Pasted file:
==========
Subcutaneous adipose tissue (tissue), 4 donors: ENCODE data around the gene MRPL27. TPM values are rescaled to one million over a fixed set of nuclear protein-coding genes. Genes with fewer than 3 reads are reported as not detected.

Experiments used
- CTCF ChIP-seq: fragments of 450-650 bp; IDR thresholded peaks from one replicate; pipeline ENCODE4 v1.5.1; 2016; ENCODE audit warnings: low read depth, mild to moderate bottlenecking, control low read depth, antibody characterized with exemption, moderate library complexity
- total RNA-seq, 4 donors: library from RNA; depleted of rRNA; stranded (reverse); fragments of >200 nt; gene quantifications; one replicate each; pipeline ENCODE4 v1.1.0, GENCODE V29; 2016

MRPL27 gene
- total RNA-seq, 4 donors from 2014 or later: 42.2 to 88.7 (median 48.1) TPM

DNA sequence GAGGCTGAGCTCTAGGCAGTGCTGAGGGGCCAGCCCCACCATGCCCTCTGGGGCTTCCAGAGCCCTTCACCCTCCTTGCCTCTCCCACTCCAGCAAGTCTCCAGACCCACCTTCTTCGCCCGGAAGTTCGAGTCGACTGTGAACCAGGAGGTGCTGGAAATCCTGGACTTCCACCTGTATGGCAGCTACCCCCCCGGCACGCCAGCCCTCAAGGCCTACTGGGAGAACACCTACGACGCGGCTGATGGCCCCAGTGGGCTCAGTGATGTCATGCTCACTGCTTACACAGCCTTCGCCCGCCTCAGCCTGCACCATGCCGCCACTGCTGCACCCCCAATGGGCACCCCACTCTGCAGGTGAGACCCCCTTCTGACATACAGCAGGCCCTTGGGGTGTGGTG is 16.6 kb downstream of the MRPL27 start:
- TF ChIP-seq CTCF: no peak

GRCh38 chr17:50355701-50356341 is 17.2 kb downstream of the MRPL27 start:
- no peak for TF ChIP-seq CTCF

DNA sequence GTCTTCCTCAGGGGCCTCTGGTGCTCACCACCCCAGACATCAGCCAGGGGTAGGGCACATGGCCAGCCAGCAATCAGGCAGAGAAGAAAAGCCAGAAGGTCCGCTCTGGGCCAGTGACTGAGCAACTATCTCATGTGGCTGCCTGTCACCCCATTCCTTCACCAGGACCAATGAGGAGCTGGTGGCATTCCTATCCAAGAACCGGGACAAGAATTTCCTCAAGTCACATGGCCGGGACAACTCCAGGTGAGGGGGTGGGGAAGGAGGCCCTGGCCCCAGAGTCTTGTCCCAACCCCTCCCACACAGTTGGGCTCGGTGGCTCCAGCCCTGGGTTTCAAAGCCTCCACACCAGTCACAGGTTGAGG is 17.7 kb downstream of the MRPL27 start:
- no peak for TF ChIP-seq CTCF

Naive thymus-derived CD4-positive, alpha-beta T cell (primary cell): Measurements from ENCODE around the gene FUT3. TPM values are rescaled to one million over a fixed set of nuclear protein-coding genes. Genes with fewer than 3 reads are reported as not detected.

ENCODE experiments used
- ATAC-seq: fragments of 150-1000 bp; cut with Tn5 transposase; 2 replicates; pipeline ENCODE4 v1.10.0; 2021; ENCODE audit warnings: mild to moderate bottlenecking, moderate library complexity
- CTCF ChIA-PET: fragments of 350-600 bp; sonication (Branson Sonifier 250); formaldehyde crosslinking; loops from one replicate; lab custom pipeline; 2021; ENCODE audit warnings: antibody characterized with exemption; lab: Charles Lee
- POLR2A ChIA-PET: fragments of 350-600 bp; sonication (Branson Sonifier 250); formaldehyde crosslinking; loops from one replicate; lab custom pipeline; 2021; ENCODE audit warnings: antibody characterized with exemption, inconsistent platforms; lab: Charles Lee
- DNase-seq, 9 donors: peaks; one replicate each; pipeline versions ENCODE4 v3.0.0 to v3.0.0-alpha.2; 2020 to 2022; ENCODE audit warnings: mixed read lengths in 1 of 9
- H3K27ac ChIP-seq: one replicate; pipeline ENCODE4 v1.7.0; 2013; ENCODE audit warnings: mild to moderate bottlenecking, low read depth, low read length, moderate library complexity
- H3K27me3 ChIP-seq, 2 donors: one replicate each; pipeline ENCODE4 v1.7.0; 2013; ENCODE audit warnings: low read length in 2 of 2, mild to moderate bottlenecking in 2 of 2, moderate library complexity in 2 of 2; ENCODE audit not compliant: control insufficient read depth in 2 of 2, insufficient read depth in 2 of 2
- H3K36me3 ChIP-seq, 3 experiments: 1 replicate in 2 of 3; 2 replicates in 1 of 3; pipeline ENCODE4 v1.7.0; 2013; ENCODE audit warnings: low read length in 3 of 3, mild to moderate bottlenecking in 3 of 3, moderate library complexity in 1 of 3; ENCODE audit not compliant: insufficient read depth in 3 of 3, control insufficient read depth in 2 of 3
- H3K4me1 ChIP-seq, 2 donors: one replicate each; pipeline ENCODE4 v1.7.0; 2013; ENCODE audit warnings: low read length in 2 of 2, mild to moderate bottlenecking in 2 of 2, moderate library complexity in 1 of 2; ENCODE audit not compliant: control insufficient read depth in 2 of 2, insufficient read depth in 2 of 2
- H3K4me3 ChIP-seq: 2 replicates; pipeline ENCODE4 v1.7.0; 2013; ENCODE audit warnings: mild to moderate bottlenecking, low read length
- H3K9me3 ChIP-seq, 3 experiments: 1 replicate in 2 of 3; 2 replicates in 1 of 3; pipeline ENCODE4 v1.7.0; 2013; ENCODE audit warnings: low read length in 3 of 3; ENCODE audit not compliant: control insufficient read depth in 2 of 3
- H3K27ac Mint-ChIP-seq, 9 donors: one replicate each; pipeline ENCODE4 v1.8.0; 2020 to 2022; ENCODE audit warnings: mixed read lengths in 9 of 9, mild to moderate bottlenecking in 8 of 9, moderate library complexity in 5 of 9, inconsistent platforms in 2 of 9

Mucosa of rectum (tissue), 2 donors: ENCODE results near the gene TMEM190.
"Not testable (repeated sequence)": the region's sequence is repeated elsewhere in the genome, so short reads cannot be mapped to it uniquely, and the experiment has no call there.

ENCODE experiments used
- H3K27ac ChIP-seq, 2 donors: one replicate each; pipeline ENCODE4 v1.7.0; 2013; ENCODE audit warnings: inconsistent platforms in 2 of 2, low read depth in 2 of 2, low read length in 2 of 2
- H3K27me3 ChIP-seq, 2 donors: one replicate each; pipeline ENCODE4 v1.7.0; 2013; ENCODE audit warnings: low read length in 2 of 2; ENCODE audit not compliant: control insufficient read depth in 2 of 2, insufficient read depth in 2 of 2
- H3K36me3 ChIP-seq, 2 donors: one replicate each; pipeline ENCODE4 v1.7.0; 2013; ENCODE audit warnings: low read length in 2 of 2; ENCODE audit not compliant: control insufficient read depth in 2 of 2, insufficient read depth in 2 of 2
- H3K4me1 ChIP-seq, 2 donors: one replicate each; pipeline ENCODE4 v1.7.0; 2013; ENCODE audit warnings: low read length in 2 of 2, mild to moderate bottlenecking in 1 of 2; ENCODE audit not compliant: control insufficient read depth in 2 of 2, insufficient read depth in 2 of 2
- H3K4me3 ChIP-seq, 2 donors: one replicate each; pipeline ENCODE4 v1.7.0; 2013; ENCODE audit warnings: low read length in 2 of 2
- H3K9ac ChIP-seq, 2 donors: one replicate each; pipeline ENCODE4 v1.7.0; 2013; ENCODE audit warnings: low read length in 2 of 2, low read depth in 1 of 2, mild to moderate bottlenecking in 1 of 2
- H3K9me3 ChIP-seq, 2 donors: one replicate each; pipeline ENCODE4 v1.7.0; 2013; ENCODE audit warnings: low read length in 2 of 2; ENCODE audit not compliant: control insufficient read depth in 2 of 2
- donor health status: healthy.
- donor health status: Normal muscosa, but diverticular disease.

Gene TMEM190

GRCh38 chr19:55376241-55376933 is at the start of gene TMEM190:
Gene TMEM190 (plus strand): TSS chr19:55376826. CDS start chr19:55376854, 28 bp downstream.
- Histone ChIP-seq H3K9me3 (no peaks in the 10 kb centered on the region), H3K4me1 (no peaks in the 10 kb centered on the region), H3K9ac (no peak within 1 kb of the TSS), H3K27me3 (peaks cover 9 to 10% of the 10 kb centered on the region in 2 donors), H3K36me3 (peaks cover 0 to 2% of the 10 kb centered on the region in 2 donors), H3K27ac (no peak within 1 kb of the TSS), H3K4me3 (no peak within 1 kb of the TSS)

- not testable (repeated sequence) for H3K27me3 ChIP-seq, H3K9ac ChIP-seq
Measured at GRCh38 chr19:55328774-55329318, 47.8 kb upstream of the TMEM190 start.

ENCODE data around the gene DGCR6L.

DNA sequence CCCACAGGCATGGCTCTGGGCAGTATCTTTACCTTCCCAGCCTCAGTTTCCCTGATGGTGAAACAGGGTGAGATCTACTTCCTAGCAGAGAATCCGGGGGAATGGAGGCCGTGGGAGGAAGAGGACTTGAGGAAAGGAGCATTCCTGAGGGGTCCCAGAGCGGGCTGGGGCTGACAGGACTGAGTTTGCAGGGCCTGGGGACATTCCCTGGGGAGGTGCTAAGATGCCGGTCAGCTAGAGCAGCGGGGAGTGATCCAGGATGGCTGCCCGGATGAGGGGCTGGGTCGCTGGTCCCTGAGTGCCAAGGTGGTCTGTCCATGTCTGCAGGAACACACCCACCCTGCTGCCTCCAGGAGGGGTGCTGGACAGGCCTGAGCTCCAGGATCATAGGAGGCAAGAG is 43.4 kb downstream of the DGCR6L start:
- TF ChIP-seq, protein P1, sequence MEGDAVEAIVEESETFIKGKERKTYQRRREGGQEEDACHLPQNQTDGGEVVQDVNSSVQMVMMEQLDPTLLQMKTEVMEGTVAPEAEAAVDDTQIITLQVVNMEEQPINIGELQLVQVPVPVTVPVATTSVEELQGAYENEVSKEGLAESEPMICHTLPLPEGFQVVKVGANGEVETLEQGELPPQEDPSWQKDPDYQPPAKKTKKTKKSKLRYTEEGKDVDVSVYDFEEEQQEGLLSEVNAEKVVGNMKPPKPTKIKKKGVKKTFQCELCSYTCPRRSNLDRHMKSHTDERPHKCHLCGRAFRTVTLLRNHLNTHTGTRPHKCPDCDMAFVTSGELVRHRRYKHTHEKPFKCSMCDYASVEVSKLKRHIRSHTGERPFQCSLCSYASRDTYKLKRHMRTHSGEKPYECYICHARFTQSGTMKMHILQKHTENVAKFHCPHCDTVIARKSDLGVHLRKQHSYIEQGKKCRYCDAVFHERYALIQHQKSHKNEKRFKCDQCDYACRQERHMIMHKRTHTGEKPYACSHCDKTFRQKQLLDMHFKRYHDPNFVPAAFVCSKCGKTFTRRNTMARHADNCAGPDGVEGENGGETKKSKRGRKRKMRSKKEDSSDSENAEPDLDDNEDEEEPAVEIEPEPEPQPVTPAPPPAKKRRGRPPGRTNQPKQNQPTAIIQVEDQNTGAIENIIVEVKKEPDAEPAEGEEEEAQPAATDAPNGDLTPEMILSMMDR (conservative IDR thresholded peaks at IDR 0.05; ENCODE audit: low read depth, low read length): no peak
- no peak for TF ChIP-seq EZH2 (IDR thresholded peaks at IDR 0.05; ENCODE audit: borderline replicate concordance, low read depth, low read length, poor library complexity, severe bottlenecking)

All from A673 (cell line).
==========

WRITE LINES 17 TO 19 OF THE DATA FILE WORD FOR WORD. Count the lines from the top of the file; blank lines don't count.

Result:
- POLR2A ChIA-PET: fragments of 350-600 bp; sonication (Branson Sonifier 250); formaldehyde crosslinking; loops from one replicate; lab custom pipeline; 2021; ENCODE audit warnings: antibody characterized with exemption, inconsistent platforms; lab: Charles Lee
- DNase-seq, 9 donors: peaks; one replicate each; pipeline versions ENCODE4 v3.0.0 to v3.0.0-alpha.2; 2020 to 2022; ENCODE audit warnings: mixed read lengths in 1 of 9
- H3K27ac ChIP-seq: one replicate; pipeline ENCODE4 v1.7.0; 2013; ENCODE audit warnings: mild to moderate bottlenecking, low read depth, low read length, moderate library complexity